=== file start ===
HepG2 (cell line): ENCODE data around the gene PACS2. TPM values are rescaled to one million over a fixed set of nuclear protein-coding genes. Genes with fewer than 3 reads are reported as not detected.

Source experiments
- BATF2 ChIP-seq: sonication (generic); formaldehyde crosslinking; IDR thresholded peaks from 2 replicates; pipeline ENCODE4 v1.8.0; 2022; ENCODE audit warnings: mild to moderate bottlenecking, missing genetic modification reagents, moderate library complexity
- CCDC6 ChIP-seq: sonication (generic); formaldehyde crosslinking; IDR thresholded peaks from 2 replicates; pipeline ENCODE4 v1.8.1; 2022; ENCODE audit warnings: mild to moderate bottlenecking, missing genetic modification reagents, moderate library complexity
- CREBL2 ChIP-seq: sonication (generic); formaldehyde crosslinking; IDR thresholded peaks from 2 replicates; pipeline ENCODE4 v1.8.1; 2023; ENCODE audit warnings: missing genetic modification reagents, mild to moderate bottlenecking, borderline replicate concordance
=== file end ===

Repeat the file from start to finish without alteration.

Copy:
HepG2 (cell line): ENCODE data around the gene PACS2. TPM values are rescaled to one million over a fixed set of nuclear protein-coding genes. Genes with fewer than 3 reads are reported as not detected.

Source experiments
- BATF2 ChIP-seq: sonication (generic); formaldehyde crosslinking; IDR thresholded peaks from 2 replicates; pipeline ENCODE4 v1.8.0; 2022; ENCODE audit warnings: mild to moderate bottlenecking, missing genetic modification reagents, moderate library complexity
- CCDC6 ChIP-seq: sonication (generic); formaldehyde crosslinking; IDR thresholded peaks from 2 replicates; pipeline ENCODE4 v1.8.1; 2022; ENCODE audit warnings: mild to moderate bottlenecking, missing genetic modification reagents, moderate library complexity
- CREBL2 ChIP-seq: sonication (generic); formaldehyde crosslinking; IDR thresholded peaks from 2 replicates; pipeline ENCODE4 v1.8.1; 2023; ENCODE audit warnings: missing genetic modification reagents, mild to moderate bottlenecking, borderline replicate concordance